One aspect of turtle evolution that is progressing rapidly, however, is the threat of extinction. More than half of the 330 turtle species worldwide are considered threatened, making them the most endangered major group of vertebrates. Their demise is largely due to humans, partly the result of human-caused habitat loss and modification. But it is their popularity on restaurant menus and dinner tables, particularly in Asia, that is the biggest reason for the global decline, Shaffer said.
“The challenge is to preserve the rich diversity of living turtles that still exist as we continue to unravel their secrets for success,” Shaffer said. “Turtles have a tremendous amount to tell us about evolution and human health, but their time is running out unless we act to protect them.”
Reference: “The western painted turtle genome, a model for the evolution of extreme physiological adaptations in a slowly evolving lineage” by H Bradley Shaffer, Patrick Minx, Daniel E Warren, Andrew M Shedlock, Robert C Thomson, Nicole Valenzuela, John Abramyan, Chris T Amemiya, Daleen Badenhorst, Kyle K Biggar, Glen M Borchert, Christopher W Botka, Rachel M Bowden, Edward L Braun, Anne M Bronikowski, Benoit G Bruneau, Leslie T Buck, Blanche Capel, Todd A Castoe, Mike Czerwinski, Kim D Delehaunty, Scott V Edwards, Catrina C Fronick, Matthew K Fujita, Lucinda Fulton, Tina A Graves, Richard E Green, Wilfried Haerty, Ramkumar Hariharan, Omar Hernandez, LaDeana W Hillier, Alisha K Holloway, Daniel Janes, Fredric J Janzen, Cyriac Kandoth, Lesheng Kong, AP Jason de Koning, Yang Li, Robert Literman, Suzanne E McGaugh, Lindsey Mork, Michelle O’Laughlin, Ryan T Paitz, David D Pollock, Chris P Ponting, Srihari Radhakrishnan, Brian J Raney, Joy M Richman, John St John, Tonia Schwartz, Arun Sethuraman, Phillip Q Spinks, Kenneth B Storey, Nay Thane, Tomas Vinar, Laura M Zimmerman, Wesley C Warren, Elaine R Mardis & Richard K Wilson, 28 March 2013, Genome Biology.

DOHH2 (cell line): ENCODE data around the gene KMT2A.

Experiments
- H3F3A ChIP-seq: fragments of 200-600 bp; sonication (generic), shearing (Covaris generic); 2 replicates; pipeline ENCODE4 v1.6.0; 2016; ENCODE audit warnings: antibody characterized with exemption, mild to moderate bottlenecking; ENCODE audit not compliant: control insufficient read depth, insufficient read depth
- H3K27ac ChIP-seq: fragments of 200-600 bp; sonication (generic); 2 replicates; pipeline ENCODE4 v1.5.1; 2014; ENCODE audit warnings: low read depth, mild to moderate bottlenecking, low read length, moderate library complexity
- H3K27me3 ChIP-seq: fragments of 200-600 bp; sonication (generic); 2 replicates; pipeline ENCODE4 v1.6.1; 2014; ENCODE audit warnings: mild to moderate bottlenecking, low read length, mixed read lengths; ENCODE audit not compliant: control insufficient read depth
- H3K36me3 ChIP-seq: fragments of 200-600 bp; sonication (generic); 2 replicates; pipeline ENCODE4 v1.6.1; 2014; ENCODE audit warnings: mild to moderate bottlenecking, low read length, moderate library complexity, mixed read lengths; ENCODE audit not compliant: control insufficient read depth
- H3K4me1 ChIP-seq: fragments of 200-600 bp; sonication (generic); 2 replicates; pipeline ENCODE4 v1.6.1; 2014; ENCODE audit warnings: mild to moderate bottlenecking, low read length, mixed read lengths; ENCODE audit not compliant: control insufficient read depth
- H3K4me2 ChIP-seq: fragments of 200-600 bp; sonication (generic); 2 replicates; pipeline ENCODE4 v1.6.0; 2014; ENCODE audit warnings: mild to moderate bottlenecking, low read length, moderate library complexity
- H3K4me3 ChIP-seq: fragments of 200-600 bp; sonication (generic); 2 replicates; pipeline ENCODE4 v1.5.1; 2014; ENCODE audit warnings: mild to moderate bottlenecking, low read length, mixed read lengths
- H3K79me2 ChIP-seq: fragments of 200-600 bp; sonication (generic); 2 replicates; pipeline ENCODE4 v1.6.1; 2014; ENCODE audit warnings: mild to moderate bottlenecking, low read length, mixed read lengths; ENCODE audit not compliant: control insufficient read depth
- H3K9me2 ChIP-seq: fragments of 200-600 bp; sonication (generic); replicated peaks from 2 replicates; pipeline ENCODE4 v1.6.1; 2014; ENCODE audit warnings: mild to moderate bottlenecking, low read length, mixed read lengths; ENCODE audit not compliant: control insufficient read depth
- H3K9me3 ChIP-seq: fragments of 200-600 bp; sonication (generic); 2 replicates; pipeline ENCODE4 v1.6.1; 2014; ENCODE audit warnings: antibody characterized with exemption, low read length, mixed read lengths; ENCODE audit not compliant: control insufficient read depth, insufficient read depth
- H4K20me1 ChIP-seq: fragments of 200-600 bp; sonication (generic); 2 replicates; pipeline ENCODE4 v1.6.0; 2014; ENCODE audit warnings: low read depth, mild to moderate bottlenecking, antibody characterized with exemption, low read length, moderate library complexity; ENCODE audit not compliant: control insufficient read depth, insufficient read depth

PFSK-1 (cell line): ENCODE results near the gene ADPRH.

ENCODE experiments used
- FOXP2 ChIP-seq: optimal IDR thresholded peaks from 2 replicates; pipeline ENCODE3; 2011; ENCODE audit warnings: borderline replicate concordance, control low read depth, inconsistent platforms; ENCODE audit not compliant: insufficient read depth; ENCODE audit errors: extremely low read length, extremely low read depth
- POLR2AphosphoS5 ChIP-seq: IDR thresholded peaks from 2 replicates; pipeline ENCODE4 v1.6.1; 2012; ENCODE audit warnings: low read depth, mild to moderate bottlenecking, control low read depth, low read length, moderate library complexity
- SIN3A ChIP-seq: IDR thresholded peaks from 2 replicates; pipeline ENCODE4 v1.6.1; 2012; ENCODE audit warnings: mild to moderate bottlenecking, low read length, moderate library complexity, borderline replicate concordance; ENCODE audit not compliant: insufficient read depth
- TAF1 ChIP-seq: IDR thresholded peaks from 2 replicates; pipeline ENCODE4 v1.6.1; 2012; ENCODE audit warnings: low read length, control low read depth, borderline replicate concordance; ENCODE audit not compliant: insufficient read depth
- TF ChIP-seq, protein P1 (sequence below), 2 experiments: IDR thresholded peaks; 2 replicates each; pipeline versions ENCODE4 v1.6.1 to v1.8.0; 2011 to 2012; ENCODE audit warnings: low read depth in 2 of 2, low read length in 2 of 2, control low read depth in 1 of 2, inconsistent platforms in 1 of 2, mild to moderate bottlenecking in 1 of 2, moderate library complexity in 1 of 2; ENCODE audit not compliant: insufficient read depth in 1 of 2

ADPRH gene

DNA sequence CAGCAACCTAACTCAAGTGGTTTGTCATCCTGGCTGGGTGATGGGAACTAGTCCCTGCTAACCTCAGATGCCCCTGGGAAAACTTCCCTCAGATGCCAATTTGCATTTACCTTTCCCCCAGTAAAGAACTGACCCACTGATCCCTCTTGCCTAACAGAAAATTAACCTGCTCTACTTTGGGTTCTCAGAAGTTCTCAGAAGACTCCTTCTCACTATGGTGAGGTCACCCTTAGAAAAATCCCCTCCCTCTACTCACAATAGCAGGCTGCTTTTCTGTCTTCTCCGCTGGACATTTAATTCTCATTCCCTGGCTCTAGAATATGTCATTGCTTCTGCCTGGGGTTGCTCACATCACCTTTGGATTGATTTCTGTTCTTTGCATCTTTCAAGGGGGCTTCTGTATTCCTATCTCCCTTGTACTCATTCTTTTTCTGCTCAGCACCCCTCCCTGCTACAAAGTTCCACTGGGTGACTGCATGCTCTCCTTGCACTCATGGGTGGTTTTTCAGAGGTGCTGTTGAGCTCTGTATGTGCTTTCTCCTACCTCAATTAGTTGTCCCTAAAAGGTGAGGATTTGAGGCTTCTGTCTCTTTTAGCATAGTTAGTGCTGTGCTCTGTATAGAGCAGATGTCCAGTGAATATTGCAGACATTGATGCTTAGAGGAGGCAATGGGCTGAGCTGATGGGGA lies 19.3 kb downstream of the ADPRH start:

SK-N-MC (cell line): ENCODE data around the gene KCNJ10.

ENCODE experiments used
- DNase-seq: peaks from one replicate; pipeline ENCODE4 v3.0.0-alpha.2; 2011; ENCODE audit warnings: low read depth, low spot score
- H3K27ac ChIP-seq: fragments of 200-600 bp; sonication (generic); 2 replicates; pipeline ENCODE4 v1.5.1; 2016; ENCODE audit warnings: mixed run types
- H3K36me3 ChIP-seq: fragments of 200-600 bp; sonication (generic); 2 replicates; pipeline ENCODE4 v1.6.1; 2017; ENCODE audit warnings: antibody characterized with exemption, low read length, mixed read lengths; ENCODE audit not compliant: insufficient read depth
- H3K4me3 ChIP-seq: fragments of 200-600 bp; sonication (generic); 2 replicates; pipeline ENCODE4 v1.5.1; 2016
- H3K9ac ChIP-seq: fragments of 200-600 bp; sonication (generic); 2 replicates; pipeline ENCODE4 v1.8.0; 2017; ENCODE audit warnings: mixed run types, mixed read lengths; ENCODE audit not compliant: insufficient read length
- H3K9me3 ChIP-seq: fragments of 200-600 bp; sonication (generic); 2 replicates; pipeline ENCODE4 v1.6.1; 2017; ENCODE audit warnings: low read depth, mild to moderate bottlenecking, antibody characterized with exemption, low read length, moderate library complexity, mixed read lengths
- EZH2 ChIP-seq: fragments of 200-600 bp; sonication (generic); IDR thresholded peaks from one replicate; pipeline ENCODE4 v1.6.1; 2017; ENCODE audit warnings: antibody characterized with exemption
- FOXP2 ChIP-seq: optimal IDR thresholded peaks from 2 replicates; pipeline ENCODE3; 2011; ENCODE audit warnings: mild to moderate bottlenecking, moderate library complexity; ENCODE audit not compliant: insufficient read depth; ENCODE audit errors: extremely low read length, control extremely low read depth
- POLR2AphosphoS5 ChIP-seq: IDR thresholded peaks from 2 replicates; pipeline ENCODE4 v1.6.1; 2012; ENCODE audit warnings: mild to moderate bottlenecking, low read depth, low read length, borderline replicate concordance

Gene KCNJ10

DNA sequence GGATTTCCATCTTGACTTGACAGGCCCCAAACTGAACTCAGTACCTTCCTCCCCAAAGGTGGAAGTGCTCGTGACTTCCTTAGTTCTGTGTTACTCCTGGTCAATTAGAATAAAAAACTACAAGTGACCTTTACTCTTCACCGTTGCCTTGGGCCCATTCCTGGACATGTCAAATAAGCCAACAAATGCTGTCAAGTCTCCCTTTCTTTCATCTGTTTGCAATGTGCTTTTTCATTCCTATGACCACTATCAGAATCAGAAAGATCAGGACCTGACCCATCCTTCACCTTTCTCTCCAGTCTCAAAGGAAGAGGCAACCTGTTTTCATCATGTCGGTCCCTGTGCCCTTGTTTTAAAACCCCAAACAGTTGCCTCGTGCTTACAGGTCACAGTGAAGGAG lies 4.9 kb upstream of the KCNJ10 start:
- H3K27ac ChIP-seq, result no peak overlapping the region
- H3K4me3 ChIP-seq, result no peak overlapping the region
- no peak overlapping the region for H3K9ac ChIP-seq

The research was funded by the National Human Genome Research Institute at the National Institutes of Health, a National Science Foundation grant to Shaffer and other funding. The paper, “The western painted turtle genome, a model for the evolution of extreme physiological adaptations in a slowly evolving lineage,” was published in Genome Biology on March 28.